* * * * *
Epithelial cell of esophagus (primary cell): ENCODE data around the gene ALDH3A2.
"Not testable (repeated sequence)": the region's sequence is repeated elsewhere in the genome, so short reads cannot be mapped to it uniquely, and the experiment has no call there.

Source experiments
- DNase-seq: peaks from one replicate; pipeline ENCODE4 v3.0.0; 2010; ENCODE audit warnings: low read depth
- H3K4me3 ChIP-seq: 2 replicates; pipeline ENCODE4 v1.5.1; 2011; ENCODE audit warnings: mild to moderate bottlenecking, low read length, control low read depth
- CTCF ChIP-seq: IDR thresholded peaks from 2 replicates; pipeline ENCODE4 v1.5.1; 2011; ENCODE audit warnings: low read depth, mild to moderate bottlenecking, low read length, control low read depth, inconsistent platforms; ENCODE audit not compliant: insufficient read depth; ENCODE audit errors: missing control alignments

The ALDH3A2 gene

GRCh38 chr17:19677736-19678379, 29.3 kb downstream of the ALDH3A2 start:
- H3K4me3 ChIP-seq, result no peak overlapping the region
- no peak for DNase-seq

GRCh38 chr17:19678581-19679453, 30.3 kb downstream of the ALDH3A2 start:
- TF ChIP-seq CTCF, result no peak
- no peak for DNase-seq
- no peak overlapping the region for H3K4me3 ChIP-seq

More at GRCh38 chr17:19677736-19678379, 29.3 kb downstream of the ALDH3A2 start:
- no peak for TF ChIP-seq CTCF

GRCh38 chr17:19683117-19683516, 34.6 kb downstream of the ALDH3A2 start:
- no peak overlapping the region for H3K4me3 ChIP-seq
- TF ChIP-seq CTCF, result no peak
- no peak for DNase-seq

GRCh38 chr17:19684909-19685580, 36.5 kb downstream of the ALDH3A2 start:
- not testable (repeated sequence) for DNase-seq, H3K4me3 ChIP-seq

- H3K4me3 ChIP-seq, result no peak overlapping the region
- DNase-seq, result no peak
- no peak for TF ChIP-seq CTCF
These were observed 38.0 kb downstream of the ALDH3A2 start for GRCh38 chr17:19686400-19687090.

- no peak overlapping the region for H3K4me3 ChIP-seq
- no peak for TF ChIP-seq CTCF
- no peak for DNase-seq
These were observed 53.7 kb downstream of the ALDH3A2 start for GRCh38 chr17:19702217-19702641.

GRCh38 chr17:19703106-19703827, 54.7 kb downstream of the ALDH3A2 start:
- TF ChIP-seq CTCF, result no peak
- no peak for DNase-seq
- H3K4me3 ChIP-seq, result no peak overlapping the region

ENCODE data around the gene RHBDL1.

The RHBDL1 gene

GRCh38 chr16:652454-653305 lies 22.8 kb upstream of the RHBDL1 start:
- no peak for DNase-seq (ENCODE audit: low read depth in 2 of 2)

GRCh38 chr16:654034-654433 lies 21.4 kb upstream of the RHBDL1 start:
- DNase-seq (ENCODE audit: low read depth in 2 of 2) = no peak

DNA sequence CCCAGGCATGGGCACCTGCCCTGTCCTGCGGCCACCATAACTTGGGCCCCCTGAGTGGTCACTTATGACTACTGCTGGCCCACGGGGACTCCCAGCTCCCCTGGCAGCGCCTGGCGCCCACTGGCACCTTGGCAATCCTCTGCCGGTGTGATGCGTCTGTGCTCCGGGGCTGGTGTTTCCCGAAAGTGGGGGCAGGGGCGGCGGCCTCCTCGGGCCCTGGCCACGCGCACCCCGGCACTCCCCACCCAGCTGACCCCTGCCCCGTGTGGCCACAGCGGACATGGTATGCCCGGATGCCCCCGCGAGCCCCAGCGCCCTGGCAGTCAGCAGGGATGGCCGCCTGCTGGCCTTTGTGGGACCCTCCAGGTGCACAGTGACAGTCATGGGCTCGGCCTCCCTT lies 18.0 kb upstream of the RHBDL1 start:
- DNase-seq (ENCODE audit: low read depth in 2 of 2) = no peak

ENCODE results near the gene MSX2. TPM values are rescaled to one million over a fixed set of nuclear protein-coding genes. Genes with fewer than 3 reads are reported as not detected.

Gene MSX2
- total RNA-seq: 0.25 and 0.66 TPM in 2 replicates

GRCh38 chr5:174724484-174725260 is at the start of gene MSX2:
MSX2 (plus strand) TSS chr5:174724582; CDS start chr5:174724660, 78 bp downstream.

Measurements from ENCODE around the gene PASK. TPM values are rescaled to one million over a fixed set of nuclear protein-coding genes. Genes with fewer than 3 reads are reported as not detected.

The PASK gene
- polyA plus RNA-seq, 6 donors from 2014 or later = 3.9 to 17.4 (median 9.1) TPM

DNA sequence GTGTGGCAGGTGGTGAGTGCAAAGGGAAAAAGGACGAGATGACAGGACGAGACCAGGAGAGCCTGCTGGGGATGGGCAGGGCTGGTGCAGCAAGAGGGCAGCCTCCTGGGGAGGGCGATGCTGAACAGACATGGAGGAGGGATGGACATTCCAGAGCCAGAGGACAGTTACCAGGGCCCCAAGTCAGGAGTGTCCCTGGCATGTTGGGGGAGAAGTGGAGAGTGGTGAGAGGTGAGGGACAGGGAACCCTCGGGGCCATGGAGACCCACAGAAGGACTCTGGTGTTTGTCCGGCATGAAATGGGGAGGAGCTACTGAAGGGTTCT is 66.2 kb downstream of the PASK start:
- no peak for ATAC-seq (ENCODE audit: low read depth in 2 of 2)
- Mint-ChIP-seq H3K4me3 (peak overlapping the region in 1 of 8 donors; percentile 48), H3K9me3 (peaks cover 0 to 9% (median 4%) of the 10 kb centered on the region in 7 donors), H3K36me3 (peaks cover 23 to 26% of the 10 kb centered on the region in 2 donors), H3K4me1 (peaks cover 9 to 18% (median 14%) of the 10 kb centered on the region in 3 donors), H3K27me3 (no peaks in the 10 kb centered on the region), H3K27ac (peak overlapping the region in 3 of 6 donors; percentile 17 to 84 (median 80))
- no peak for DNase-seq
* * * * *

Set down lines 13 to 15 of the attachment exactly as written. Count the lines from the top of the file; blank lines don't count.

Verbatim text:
- no peak for DNase-seq
- no peak overlapping the region for H3K4me3 ChIP-seq

More at GRCh38 chr17:19677736-19678379, 29.3 kb downstream of the ALDH3A2 start: